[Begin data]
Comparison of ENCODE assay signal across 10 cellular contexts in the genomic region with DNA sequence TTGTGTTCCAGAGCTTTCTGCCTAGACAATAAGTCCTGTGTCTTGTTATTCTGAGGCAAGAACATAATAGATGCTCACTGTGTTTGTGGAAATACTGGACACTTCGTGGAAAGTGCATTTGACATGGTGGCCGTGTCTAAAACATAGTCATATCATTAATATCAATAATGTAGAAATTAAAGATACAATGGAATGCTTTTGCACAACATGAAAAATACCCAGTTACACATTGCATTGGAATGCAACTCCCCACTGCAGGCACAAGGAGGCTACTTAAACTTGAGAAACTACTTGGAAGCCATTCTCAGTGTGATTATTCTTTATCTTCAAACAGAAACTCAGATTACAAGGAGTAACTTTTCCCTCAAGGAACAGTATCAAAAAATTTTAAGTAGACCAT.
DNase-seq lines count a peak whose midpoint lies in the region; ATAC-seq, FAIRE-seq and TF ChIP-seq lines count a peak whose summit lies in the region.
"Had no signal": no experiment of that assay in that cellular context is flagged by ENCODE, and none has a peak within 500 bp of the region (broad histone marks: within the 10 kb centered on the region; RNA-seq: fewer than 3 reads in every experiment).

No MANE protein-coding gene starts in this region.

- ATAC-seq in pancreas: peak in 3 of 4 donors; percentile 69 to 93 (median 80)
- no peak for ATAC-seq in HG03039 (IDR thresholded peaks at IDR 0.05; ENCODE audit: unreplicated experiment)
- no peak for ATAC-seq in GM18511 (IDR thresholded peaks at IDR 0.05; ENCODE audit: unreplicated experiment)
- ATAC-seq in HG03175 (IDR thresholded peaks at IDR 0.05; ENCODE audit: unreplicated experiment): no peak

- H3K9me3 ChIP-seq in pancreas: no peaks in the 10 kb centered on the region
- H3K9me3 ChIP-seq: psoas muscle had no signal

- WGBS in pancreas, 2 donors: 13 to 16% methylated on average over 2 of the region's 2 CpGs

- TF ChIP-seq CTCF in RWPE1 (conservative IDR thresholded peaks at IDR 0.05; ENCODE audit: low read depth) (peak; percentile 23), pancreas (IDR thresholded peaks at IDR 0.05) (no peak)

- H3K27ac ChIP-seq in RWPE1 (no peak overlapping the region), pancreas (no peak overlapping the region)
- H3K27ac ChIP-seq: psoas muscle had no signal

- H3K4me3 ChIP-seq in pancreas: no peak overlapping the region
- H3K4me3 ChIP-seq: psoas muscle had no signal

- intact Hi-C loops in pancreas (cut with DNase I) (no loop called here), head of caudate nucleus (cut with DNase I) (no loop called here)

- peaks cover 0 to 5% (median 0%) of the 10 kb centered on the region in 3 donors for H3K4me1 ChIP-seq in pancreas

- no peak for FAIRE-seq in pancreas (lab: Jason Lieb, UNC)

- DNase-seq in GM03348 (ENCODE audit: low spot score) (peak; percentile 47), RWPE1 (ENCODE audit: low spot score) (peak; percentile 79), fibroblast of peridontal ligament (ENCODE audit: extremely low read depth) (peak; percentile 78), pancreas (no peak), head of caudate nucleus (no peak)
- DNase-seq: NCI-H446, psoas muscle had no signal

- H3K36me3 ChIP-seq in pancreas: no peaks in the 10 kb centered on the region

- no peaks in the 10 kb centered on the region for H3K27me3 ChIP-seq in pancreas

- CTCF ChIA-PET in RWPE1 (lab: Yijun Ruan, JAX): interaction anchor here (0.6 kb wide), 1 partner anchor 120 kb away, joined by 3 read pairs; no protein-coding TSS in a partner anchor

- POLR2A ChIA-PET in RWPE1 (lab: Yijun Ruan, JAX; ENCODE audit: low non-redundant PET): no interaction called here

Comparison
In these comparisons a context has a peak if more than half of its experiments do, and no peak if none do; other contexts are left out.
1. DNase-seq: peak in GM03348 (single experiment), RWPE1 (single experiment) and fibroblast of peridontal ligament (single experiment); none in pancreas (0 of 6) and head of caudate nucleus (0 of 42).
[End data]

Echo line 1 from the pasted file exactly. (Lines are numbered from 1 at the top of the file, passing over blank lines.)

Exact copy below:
Comparison of ENCODE assay signal across 10 cellular contexts in the genomic region with DNA sequence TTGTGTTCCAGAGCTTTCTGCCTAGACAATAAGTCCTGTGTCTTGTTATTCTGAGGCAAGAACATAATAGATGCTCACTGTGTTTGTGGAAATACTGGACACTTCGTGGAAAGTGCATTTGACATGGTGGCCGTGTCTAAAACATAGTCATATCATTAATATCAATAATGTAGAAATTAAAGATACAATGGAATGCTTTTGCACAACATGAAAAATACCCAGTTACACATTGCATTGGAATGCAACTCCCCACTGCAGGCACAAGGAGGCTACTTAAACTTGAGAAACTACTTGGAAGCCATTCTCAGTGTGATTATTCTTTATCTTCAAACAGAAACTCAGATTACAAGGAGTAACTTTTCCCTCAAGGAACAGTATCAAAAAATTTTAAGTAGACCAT.